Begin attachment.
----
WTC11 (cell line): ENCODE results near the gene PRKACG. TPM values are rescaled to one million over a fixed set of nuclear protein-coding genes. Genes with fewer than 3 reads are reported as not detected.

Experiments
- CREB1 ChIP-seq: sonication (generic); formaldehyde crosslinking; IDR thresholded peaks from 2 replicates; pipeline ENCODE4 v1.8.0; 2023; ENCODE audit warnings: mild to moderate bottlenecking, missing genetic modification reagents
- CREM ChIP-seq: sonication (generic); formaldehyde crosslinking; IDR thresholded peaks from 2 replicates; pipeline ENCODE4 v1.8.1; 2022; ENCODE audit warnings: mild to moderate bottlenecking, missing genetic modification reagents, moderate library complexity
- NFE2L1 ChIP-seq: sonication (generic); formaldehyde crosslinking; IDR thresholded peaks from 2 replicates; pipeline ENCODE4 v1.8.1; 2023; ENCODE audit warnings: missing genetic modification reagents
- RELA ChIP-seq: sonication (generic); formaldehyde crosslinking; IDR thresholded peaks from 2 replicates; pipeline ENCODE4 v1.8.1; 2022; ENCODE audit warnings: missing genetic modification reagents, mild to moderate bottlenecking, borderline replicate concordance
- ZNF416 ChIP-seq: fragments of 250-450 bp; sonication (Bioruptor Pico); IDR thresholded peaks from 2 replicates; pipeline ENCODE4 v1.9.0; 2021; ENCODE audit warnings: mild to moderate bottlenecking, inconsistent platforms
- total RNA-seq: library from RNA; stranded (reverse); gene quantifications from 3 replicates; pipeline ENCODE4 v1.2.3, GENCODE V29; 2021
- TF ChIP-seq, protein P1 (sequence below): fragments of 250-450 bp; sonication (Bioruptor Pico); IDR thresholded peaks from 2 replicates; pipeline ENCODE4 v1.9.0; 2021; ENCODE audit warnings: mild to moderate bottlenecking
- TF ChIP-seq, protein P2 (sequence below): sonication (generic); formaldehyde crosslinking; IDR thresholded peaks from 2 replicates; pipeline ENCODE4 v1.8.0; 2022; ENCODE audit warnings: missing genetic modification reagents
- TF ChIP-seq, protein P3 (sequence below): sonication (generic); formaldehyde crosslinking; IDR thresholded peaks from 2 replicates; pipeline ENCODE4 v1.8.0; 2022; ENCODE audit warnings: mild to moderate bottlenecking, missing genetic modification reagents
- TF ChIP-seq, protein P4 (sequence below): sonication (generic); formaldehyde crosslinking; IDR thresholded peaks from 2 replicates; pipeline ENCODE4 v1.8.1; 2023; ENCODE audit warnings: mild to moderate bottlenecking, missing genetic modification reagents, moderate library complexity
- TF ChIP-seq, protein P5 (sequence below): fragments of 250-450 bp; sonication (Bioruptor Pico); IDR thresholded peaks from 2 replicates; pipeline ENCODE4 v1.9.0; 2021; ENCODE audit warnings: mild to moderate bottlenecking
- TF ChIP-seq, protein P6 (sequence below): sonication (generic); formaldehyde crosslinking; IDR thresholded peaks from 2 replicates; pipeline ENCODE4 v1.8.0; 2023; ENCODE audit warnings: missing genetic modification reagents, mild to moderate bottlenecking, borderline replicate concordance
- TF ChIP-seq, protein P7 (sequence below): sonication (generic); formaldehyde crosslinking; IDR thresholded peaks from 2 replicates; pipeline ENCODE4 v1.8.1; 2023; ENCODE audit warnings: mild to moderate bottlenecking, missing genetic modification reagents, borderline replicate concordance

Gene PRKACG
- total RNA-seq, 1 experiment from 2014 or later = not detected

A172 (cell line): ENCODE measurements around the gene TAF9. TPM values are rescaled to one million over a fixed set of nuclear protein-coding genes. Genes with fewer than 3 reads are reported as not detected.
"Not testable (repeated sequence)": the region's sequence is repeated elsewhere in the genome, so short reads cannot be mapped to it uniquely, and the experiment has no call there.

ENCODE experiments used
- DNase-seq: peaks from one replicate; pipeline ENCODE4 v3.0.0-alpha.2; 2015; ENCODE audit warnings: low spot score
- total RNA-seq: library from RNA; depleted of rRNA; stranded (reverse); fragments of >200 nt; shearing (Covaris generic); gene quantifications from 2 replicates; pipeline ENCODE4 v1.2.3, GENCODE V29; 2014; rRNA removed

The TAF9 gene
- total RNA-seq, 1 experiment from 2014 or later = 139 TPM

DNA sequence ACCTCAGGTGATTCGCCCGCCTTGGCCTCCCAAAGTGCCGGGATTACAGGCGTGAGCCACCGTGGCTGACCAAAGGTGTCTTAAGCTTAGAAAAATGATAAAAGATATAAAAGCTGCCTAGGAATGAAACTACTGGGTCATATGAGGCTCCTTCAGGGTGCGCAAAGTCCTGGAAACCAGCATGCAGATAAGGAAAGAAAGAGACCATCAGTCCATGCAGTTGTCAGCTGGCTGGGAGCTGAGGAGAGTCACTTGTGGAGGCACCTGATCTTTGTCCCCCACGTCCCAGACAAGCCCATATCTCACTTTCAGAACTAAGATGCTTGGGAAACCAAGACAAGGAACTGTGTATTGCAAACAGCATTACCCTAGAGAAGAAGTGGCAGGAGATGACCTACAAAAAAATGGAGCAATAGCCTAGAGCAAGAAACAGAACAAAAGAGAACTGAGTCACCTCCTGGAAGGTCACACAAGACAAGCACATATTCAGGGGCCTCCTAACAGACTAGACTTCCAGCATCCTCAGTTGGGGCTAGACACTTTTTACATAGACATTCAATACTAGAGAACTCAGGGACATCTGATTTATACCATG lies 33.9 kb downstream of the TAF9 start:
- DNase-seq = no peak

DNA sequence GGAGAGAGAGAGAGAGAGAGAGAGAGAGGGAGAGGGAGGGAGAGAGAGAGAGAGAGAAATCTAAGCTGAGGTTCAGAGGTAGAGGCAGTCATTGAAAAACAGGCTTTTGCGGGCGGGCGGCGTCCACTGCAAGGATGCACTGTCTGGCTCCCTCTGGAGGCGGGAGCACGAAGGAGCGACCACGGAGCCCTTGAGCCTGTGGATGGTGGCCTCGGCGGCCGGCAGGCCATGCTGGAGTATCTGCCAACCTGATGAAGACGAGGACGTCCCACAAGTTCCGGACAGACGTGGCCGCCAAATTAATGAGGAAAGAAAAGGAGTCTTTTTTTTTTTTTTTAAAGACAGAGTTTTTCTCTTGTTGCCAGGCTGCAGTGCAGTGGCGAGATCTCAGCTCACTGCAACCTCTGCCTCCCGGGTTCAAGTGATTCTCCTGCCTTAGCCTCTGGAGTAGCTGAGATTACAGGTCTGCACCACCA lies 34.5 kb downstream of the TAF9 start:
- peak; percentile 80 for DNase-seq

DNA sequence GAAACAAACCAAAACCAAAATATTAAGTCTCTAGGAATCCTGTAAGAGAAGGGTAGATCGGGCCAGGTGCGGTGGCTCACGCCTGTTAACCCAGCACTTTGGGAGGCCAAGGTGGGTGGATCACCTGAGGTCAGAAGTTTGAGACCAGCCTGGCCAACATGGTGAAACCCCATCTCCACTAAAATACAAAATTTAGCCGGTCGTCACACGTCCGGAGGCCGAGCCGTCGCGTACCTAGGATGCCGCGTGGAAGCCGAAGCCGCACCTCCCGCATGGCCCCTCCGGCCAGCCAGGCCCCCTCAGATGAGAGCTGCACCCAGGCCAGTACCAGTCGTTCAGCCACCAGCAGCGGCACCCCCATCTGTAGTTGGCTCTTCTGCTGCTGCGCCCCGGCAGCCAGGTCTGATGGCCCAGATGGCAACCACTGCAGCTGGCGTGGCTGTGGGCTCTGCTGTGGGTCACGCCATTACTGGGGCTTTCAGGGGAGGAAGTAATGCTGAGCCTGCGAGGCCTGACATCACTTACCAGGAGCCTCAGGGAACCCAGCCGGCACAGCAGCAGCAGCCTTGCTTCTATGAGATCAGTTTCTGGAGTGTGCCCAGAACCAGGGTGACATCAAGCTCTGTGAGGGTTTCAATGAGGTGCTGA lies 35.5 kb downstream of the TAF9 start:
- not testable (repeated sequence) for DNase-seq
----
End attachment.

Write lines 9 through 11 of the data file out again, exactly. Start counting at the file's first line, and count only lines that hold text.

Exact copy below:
- TF ChIP-seq, protein P1 (sequence below): fragments of 250-450 bp; sonication (Bioruptor Pico); IDR thresholded peaks from 2 replicates; pipeline ENCODE4 v1.9.0; 2021; ENCODE audit warnings: mild to moderate bottlenecking
- TF ChIP-seq, protein P2 (sequence below): sonication (generic); formaldehyde crosslinking; IDR thresholded peaks from 2 replicates; pipeline ENCODE4 v1.8.0; 2022; ENCODE audit warnings: missing genetic modification reagents
- TF ChIP-seq, protein P3 (sequence below): sonication (generic); formaldehyde crosslinking; IDR thresholded peaks from 2 replicates; pipeline ENCODE4 v1.8.0; 2022; ENCODE audit warnings: mild to moderate bottlenecking, missing genetic modification reagents